Consider the strong-AI extremes claiming that thermostats have minds and that Einstein's brain written in the form of a book can possess intelligence (Sloman). Have you ever seen a book on its own performing any action (just any)? Even though there would be something resembling intelligence in the Einstein's book, it would be a kind of static copy, which clearly could not perform anything. Being intelligent means one is at least capable of performing actions on one's own.,

Consider another example – when decoding the human genome; scientists were surprised that so few genes determine so much about us. Obviously, the power must lie in interactions between genes. Another example – neurons in our brains transmit just 0 or 1 like artificial switches. Again, the neurons themselves in our brains cannot produce so complex behavior. It must be the way they interact with each other. My assumption is that it is not the special power of the basic brain tissue (Hameroff, Penrose), but the way thinking processes interact with each other, the environment and other actors in it. I call it the Principle of multiple knowledge (Weak intelligence, 2001), thus presenting a principle dividing current computers and intelligent thinking mechanisms. It is in a way similar to Heisenberg’s principle, which describes an essential property of the sub-atomic world. The similarity is greater with Wegner's claim that interaction is stronger than algorithms. In other words - that intelligent agents on the Internet (Bradshaw) are in principle stronger than stand-alone computers, i.e. universal Turing machines. The major reason for superior performance is the open, truly interactive environment, which not only cannot be formalized, it enables solving tasks in principle better than with the Turing machine. Several other researchers like Minsky or Perlis have also presented similar ideas (Please email me if you think you should be mentioned at this site).

There are also several other confirmations of the major weak-AI thesis in the book “Weak intelligence”, shortly presented here:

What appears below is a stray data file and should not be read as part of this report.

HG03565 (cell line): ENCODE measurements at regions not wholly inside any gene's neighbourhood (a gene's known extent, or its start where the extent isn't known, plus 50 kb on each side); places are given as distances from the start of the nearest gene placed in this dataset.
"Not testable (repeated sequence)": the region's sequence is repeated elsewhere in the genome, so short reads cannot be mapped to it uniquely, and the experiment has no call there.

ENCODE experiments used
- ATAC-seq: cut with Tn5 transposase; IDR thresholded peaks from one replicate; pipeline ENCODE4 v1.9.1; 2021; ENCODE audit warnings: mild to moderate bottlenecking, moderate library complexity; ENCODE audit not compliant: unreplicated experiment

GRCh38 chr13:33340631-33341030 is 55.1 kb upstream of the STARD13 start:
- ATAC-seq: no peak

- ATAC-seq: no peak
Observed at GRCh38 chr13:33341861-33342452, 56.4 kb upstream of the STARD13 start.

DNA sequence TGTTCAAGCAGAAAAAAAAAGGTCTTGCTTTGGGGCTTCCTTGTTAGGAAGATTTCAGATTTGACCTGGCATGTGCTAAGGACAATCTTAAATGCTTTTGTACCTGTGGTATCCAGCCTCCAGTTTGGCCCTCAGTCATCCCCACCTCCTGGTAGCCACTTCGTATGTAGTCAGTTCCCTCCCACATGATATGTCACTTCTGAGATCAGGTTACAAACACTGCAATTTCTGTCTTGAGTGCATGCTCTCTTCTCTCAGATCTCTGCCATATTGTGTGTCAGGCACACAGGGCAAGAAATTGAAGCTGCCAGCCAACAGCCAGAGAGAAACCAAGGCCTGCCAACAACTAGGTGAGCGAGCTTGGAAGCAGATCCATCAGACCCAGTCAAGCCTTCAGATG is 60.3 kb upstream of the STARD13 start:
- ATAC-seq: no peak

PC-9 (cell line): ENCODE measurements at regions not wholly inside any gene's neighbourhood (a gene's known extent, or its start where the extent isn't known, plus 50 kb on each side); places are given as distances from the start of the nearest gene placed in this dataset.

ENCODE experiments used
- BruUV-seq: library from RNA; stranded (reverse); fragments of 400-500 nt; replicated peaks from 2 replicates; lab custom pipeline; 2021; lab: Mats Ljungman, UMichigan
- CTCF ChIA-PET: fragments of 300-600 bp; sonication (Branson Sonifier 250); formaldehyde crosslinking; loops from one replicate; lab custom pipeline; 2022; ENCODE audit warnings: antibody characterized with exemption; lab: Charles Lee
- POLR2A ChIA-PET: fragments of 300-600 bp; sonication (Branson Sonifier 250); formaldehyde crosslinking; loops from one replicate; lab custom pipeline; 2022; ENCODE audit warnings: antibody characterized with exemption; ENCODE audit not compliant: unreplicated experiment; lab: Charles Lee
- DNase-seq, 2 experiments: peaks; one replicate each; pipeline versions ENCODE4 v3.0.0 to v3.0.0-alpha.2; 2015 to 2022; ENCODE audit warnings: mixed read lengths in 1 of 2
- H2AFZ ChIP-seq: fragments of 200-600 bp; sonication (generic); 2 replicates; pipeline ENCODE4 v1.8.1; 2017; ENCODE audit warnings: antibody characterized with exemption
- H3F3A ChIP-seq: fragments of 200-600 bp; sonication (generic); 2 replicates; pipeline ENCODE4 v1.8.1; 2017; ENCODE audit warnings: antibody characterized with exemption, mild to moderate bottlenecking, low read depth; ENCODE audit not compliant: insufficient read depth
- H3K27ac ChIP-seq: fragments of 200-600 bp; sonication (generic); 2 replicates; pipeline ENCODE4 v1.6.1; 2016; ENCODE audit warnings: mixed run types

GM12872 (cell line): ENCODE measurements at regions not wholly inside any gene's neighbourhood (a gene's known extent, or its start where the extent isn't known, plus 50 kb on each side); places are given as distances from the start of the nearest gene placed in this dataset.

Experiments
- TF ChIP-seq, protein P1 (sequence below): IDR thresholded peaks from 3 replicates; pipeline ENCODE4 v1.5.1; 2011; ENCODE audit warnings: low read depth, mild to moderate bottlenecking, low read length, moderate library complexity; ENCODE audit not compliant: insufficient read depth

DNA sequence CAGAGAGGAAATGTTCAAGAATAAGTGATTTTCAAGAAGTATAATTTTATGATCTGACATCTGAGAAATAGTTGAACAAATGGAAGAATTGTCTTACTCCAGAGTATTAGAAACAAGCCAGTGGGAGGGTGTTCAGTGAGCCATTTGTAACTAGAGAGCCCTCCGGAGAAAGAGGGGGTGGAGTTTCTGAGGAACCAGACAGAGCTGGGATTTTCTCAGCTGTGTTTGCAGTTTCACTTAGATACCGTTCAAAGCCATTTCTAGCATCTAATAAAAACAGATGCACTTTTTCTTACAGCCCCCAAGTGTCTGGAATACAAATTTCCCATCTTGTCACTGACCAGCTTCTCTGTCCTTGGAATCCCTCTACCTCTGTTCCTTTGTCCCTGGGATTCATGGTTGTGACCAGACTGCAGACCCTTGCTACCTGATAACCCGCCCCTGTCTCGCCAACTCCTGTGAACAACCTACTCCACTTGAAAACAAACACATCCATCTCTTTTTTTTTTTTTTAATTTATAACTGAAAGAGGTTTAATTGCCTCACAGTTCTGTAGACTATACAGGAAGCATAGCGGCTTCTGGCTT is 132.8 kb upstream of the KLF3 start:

Presenting the principle of multiple knowledge (later Principle) at various AI conferences, two groups of objectives were observed:
1. "The principle is not valid since it contradicts the Church-Turing thesis. The Turing machine with multiple tapes corresponds to one Turing machine with one tape."
Reply: This strong-AI and formal-sciences all mightiness position has been addressed all over the book. The essential difference is in multiple programs interacting with one another, hence the principle of multiple knowledge.
2. "So what if the Principle holds? Everybody knows that more heads know more, but that doesn't change anything."
Reply: Consider a couple of consequences:
- Basic computer science and scientific books alike will have to add another chapter saying that the Turing machine is not the universal computing mechanism it was thought to be in the last century. Wegner's interaction "Turing machine" is the needed modification. (But for formal domains there is nothing wrong with the Church-Turing thesis and the universal Turing machine.)
- Humans, albeit slower than computers, are in principle stronger computing mechanisms than current computers - to design computers able at least in theory to achieve intelligence and consciousness, they have to be designed in the multiple way.
- Humans are much more complex then currently thought. A book describing Einstein's brains is not just enormous, each statement points to thousands of other statements and they dynamically interact with each other. Combinatorial explosion makes the book in effect unreadable (not to mention that the computing mechanism is still absent).
- Humans are not single identities as we see ourselves, rather, each of us has a multiple personality as the essential computing mechanism, and each of us has a society of minds as proposed by Minsky.
- We might not be living in one universe, as we perceive it. There is a huge number of possible universes and we travel through them using information from others as well.
The book "Weak Intelligence" firmly defines the weak-AI approach as a regular scientific discipline. It is claimed that these new methods in theory enable producing intelligence in computers